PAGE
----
It wasn’t until she got to him that she realized she had jogged up—all the way to the top of the hill. “I don’t run, and I don’t climb hills. And I just ran up a hill and felt super fine,” she says in a video she took right after. “I’m going to see if I can do it again. Ready?”

“Yes,” her daughter, Morgan, answers next to her. They take off. “Mom!” Morgan shouts a few seconds later, as the distance between them grows larger. “You’re beating me, Mom!” At the top of the hill, Jenny looks back to see Morgan still catching up.

Jenny went down the hill and ran back up again, simply to prove that she could. “At one point, I just plopped up here on my bum and cried,” she told me during my visit in October, pointing to the spot on the hill where it had all hit her. In front of us, big gray mountains jutted into the blue sky. The sledding hill, she admitted, did not look that impressive. But for all of Morgan’s life, Jenny had been on the sidelines. She’d watch as Morgan swam in the lake or rode her bike, her low-grade fever making her too tired to join. That day on the hill, they finally ran together.

From there, Jenny began noticing changes in her body, big and small. The tips of her fingers, which had always been slightly swollen and round—a sign of low oxygen—thinned out as her lungs improved. She didn’t need as many enzyme pills to digest her meals. Her chronic cough disappeared. She hadn’t realized how much she had always suppressed her laughter to avoid triggering her cough. Now she can laugh—big belly laughs that match the warmth of her personality. “Oh my gosh, my laugh drives her crazy,” she told me in the car, laughing, after picking up Morgan from school. “That’s because you laugh at stuff that’s not funny,” her daughter shot back. Jenny laughed again.

Trikafta had effects that even doctors did not anticipate. In the months after the drugs became widely available, some patients unexpectedly got pregnant; the drug that thins lung mucus, it turns out, also thins cervical mucus. Then, patients started trying to get pregnant. The drug made many people with CF feel so healthy that they no longer worried about the physical toll of pregnancy and parenthood or the agony of leaving behind young children. Doctors began speaking of a Trikafta baby boom.

Doors opened to other once-impossible futures. A 22-year-old told me he decided to train as an aircraft mechanic, a job that would have been far too physically demanding when he was being hospitalized multiple times a year. One woman started dating. “I don’t want to fall in love with somebody, knowing that I’m not going to be around very long,” she had thought. Now she and her boyfriend have been together for four years. A father who was being evaluated for a lung transplant before Trikafta felt healthy enough to spend the summer of 2020 tearing down and rebuilding his family’s deck, and now expects his CF lungs to see him through graduations and grandkids.

Trikafta is a lifelong medication, and it is not meant to undo organ damage that has already occurred. But the earlier treatment begins, the healthier one stays. A handful of pregnant women have now used Trikafta to treat their unborn children with cystic fibrosis. Last fall, I corresponded with one such expecting mother, who does not have CF but whose son was diagnosed by genetic testing. She started Trikafta at 26 weeks. When her son was born in October, his lungs and pancreas were perfectly healthy.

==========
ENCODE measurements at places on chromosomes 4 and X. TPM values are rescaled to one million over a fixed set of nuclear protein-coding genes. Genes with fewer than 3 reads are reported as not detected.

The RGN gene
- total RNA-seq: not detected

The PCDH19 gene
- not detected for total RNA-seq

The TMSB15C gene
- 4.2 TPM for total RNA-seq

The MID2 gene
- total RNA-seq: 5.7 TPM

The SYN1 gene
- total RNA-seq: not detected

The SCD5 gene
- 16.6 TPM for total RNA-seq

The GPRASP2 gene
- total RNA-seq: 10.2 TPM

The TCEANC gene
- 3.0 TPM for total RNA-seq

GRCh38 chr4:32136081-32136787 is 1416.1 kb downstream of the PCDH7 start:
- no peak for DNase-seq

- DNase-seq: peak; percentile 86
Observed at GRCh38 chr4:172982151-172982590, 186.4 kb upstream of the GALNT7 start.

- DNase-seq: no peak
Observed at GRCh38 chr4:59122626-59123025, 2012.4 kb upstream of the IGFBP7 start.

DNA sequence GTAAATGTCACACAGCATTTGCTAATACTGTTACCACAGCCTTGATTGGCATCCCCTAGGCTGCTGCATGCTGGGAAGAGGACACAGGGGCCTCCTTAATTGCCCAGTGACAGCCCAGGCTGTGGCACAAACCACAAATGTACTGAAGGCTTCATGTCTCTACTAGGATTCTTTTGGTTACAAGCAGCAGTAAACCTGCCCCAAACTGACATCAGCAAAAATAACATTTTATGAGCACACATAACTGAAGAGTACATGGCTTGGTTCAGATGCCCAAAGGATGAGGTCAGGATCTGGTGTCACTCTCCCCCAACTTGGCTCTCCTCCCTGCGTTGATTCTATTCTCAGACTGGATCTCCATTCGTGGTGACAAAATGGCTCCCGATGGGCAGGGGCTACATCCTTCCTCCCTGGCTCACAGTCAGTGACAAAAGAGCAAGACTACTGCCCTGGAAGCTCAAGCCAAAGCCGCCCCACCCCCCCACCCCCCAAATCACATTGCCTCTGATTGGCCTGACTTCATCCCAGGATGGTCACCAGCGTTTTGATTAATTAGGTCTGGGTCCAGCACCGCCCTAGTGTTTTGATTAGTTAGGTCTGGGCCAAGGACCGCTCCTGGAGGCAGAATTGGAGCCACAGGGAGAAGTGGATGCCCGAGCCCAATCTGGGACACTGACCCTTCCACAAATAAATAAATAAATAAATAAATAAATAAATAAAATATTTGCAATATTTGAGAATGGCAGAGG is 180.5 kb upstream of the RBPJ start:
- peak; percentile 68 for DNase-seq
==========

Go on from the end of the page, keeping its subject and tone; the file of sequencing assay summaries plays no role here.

Officially, Trikafta is approved in the U.S. for patients as young as 2. Unofficially, some parents give their newborns Trikafta, either indirectly through breast milk or directly by grinding up the pills into tiny doses. So long as they stay on the medication, these children may never experience any of the physical ravages of the disease. Recently, Make-A-Wish announced that children with CF would no longer automatically be eligible for the program, because “life-changing advances” had radically improved the outlook for them.

CF centers these days are unusually quiet. Fewer patients need once-routine weeks-long hospitalizations. Instead of thinking about lung function, more and more are worrying about the maladies that come with middle and old age—colon cancer, high cholesterol, heart disease. Obesity has been a confounding new issue. Before Trikafta, patients were usually underweight, and they were told to cram as many calories in as possible, by whatever means possible. Every additional pound was a small victory. One patient described microwaving pints of Ben & Jerry’s to drink mixed with heavy cream; when even that failed to make her gain weight, she got a feeding tube. Now people on Trikafta worry about getting too many calories.

In February, Vertex announced the results of a clinical trial for a next-generation triple-combination therapy, which may be even more effective than Trikafta. All of these changes have made for an existential moment for doctors, too: The disease they were trained to treat is no longer the disease most of their patients have.

Doctors told me they could think of only one other comparable breakthrough in recent memory: the arrival of powerful HIV drugs in the 1990s. Like Trikafta, those drugs were not a cure, but they transformed AIDS from a terminal illness into a manageable chronic one. Young men got up from their deathbed, newly strong and hale. AIDS hospices emptied—and then went bankrupt.

This was a remarkable turn of events. But it elicited a complicated mix of emotions, not all of them joyful. Some patients who were no longer dying grew depressed, anxious, and even suicidal at the thought of living. This phenomenon became known as “Lazarus syndrome.”